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2. Chuffed

When you’re feeling chuffed, you’re pleased, happy, or proud of something. For instance, if your parents give you a birthday present that you’ve been dreaming of, you’ll be chuffed with it. Or, if you go to the gym every week now and have already lost five pounds, you’ll also feel chuffed.

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3. Gander

This word is usually used as part of the phrase “take a gander” which means “take a look”. For example, if you’re struggling with your Math homework, you can ask one of your friends to take a gander at the equation and help you with it.

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4. Cheeky

When someone is cheeky, they are doing something disrespectful and maybe even slightly rude, but in a way that everyone thinks is funny and cute. Eating the last biscuit without asking if anyone else wants it might be considered cheeky. If you’re on a diet but still go to your favorite fast food place for dinner, you can say that you’re eating a cheeky burger: something that you aren’t supposed to eat.

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5. Mate

When you say that someone is your mate, you simply mean that this person is your friend. For example, you can introduce your best friend to a new company, saying that he’s your best mate. Usually, this word is very friendly and casual. Nevertheless, if you hear someone using it in an annoyed tone, it might mean that you’re in trouble.

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6. Gutted

This is a very popular British slang word. When someone’s feeling gutted, they’re very sad, disappointed, and devastated. For instance, you might feel gutted if you don’t pass an important exam you’ve spent weeks studying for.

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7. Fag

If you’re familiar with American slang, you probably know this word to be an insulting term to use towards someone who’s gay. However, in British slang, it just means a cigarette. Someone you work with might be a smoker, and he’ll say that he’s going outside for a fag: to smoke a cigarette.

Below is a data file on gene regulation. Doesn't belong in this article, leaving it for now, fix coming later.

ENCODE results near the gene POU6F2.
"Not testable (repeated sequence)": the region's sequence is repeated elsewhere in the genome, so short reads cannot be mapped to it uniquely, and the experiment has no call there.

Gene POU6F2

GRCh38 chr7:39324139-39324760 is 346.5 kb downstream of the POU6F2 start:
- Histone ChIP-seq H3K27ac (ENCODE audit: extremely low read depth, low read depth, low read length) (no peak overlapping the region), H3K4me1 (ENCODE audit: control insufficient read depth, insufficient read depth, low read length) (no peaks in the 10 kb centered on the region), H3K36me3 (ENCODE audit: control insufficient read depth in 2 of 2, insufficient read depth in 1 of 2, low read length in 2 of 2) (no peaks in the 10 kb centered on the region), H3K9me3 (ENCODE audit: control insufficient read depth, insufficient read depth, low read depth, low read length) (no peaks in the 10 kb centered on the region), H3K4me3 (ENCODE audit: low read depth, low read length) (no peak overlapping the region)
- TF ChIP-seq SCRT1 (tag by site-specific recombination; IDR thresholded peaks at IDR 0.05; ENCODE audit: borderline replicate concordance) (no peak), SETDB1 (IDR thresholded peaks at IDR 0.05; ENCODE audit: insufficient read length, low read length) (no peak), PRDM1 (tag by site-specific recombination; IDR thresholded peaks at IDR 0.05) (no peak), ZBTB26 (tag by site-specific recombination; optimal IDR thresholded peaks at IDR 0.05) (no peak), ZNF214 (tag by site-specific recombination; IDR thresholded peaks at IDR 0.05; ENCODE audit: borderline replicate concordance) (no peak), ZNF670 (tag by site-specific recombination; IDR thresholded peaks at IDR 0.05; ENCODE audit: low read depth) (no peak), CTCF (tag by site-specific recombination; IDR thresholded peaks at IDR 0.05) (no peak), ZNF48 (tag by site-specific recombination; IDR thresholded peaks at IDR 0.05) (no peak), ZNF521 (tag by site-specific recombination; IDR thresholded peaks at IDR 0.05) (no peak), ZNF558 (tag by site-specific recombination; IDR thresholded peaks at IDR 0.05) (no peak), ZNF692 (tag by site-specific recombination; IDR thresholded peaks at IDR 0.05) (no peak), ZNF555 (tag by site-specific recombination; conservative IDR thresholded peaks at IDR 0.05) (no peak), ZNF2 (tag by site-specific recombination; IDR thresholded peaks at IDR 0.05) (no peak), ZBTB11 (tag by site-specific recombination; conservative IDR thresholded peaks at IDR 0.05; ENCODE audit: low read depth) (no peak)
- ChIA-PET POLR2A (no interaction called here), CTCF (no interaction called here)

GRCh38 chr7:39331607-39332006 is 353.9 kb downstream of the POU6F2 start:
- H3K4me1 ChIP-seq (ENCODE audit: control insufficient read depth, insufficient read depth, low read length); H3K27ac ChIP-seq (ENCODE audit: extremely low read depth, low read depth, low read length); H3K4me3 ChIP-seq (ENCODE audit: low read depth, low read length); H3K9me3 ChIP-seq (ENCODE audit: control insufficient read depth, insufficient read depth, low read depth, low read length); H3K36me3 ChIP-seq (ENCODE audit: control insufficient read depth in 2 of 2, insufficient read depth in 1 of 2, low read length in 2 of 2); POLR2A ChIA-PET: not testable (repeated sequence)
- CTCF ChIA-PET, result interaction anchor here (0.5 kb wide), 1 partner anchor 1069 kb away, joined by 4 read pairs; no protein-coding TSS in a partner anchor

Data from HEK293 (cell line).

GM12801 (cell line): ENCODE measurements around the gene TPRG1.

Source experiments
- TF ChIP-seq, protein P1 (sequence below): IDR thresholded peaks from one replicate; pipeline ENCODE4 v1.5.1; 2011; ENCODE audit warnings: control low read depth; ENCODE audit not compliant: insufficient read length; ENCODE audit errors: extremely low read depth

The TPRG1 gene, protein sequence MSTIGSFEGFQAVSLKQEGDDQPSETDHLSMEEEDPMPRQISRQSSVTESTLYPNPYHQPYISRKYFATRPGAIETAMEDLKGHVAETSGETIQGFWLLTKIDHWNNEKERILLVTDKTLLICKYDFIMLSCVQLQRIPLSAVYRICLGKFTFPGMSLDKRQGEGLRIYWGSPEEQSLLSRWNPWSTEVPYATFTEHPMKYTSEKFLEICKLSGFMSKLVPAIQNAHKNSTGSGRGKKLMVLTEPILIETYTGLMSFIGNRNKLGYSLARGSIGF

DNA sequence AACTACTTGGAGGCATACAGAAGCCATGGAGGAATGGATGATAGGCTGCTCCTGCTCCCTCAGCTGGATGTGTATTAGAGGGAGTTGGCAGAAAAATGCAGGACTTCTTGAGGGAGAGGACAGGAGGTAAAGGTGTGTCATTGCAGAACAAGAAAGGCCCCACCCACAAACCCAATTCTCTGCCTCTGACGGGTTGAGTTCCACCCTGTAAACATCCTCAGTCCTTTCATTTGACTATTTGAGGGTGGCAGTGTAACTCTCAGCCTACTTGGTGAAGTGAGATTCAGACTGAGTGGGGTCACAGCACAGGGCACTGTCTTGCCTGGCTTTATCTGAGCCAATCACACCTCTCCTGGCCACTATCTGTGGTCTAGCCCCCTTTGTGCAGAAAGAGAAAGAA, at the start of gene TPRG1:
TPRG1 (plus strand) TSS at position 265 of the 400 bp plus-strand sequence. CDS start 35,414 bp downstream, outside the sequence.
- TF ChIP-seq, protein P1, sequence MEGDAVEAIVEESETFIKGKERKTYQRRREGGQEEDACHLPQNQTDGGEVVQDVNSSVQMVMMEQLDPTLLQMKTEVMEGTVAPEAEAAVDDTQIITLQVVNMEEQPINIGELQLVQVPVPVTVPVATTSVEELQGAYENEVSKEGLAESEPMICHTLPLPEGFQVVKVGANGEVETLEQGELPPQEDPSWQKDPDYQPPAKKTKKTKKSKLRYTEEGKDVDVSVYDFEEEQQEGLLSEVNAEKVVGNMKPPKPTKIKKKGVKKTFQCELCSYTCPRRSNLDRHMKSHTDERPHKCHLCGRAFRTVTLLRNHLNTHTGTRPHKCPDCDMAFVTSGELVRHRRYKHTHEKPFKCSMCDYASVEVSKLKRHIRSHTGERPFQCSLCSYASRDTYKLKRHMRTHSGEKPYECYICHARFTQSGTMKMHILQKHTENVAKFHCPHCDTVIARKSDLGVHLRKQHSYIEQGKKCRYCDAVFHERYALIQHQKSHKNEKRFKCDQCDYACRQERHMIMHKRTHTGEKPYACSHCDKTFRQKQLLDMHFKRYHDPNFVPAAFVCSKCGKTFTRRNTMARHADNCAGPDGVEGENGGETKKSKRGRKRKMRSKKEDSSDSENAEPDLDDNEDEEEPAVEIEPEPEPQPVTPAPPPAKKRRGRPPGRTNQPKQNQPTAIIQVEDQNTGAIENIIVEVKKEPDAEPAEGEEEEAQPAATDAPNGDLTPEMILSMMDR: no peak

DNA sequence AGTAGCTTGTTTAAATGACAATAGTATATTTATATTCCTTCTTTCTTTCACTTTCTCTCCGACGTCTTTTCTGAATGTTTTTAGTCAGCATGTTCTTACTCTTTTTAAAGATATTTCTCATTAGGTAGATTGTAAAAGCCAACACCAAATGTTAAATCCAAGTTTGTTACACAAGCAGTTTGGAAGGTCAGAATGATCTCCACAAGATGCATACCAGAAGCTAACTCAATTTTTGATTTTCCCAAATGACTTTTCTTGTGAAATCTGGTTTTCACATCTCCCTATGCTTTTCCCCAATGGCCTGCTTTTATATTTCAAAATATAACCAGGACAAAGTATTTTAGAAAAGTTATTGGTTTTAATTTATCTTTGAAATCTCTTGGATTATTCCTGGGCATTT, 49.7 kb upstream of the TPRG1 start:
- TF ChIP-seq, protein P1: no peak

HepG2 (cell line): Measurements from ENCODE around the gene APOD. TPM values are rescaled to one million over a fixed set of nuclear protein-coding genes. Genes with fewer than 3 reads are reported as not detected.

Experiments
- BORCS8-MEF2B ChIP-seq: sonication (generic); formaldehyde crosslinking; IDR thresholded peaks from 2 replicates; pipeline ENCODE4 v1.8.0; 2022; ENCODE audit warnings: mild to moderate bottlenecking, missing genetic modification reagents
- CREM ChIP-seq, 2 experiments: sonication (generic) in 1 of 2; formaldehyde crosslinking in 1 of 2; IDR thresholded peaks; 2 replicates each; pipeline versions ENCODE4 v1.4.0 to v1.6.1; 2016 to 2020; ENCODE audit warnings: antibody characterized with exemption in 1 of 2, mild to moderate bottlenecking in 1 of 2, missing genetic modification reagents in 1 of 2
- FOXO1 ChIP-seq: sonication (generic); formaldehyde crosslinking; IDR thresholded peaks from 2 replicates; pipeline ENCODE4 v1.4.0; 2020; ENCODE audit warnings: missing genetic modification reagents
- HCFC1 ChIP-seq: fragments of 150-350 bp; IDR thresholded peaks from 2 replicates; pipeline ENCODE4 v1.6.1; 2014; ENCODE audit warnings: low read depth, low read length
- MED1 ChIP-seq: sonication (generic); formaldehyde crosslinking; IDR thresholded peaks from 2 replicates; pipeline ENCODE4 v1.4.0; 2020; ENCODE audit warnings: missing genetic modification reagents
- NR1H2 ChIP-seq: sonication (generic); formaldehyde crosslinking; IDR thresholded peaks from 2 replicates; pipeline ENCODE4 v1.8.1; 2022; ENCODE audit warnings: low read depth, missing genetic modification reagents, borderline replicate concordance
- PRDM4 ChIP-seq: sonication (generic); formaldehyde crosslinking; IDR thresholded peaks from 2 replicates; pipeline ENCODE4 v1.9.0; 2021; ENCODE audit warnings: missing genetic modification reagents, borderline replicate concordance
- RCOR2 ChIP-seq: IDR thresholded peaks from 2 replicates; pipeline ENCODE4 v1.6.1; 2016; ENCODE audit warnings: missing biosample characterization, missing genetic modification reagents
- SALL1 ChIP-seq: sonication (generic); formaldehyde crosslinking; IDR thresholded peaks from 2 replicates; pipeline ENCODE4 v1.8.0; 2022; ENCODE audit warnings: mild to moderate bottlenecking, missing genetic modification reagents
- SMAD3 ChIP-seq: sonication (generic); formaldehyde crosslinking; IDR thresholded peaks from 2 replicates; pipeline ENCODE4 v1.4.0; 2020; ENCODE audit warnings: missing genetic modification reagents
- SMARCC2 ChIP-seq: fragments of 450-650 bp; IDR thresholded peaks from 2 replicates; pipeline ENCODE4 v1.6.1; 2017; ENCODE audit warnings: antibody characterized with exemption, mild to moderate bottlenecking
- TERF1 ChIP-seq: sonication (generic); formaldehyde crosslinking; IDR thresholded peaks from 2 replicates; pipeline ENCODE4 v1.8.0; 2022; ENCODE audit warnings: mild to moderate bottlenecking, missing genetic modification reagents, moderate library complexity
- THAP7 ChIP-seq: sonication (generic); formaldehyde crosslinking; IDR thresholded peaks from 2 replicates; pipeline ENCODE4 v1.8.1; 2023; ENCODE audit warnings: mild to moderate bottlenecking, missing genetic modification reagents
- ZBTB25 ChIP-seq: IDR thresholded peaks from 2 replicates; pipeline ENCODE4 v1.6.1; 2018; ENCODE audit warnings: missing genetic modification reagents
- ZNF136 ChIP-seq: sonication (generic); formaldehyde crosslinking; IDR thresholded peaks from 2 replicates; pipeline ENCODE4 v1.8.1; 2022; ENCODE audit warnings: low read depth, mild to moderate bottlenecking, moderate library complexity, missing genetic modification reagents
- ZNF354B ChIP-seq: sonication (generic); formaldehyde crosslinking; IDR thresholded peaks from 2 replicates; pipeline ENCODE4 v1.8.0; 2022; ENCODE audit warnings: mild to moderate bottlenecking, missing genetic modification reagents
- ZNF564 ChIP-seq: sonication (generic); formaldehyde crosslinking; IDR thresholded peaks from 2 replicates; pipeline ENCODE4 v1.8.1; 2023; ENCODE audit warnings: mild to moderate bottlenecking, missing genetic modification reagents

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8. Bum

This word can mean “bottom” but this isn’t its only meaning. It also can be a verb that refers to using or getting something without paying for it. For example, if you also smoke but forget your cigarettes at home this time, you can ask to bum a fag from your mate.

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9. Trollied

“Trolly” is a British word for a shopping cart. However, the adjective that comes from this word has nothing to do with shopping carts: in fact, it means being drunk. So, when your mate has had too many beers at a bar, you can describe him as trollied.

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10. Bloody

This is one more word that has different definitions in standard English and in British slang. In Britain, bloody doesn’t necessarily refer to something covered in blood; it can also mean “damned” and show frustration or anger. So, saying “bloody traffic” will show how angry you are at the fact that you’ll be late for work. “Bloody British slang”, on the other hand, is an expression to show how frustrated and confused you are with so many British slang words and phrases.